“When Jesus spoke again to the people, he said, “I am the light of the world. Whoever follows me will never walk in darkness, but will have the light of life.” – John 8:12
The causes of depression may be bereavement, fear, isolation, loss of income, alcohol and drug abuse, physical health issues, insomnia, anxiety, and genetics. Also, we humans need social experiences to learn our culture and to survive. Weak socialization will aggravate the situation.
This situation has recently been exacerbated by the advent and spread of COVID-19. Cabin fever has set in. The length of time it takes to implement vaccination and therapeutic programs to mitigate the impact of the disaster can be an irritant.
Health professionals may prescribe antidepressants as a temporary panacea, but the real challenge is to light up the spirit within us. To this end, my mother left with me many years ago with a powerful affirmation which has stood me in good stead: “I am, therefore I can, therefore I will.”
In our household, we invested some time on January 20, 2021 to watch the Biden-Harris inauguration. There was an immediate return on this investment in the form of grandeur, warmth, the President’s speech of hope, world-class entertainment, and poet Amanda Gorman’s observation: “We’ve learned that quiet isn’t always peace and the norms and notions of what just is, isn’t always justice.” There was the feeling that this event ushered in a new era of healing for our depressed state.
Over four years ago, we instituted a retirement routine of reading inspirational books aloud together and discussing and relating the material to our own beliefs. This allows us to positively influence the evolution of our spiritual thoughts as we pursue the rest of our days on Earth.
I recall that the first book we pulled of the shelf was “wabi sabi – Timeless Wisdom for a Stress-Free Life” by the Swedish writer Agneta Nyholm Winqvist. The book was a Christmas gift in 2012 from my two sons, Kevin and Bevan. In traditional Japanese aesthetics, wabi sabi is a world view centered on the acceptance of transience and imperfection.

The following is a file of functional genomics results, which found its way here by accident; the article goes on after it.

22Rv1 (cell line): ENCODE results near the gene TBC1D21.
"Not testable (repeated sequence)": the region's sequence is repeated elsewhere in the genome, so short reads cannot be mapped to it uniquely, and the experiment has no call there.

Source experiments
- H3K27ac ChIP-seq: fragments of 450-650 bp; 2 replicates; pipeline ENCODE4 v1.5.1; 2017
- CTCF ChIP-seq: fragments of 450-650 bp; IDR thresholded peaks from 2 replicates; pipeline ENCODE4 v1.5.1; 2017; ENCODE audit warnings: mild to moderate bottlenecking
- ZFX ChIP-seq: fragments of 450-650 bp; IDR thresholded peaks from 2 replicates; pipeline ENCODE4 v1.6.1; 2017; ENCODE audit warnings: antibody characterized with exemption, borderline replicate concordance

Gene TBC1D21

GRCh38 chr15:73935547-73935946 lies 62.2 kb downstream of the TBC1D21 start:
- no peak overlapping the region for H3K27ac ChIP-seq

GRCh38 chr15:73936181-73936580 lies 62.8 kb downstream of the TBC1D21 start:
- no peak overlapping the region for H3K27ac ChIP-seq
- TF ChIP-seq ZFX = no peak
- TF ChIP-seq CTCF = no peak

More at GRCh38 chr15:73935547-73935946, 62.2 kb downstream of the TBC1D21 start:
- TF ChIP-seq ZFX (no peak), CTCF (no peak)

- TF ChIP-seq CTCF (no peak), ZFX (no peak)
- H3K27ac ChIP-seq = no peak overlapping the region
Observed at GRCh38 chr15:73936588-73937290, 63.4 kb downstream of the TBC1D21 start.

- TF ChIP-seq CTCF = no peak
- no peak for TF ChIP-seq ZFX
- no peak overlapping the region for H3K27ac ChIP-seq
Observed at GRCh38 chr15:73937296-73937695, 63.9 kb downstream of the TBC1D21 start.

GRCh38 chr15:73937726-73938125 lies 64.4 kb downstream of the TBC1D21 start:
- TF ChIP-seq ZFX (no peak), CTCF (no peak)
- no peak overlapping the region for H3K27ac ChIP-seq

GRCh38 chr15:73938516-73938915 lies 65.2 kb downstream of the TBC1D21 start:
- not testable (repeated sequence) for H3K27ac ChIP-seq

This exercise of exploring and discussing many interesting, innovative topics was enjoyable, stimulating and very good for partnership building but somehow, the novelty faded away.
This last week we decided to resume the process when my lady Judy drew my attention to the 1989 Gary Zukav publication “The Seat of the Soul”, which delineates the path between the five-sensory phase of our evolution to the multisensory phase.
The cabin fever experience, due to the COVID-19 restrictions, led us to escape to the north coast of Trinidad for a staycation weekend last year in a family bubble. It is the only type of vacation that many of us can manage while respecting public health protocols. It was so refreshing that we repeated it within weeks. We look forward to gradually resuming our normal retirement tourist activity to keep us in good mental health.
The continued blessing of health and wellness, Deo volente, the powerful maternal affirmation, our belief that the new leadership in the United States is likely to have a positive trickle-down effect, the inspirational reading exercise, and the gradual return to tourism activity, all bode well to light up the spirit within us and extricate ourselves from any darkness of depression.
Dear Lord, we are thankful for the light of life!
(Dr. Basil Springer GCM is a Change-Engine Consultant. His email address is firstname.lastname@example.org. His columns may be found at www.nothingbeatsbusiness.com/basil-springer-column/ and on www.facebook.com/basilgf).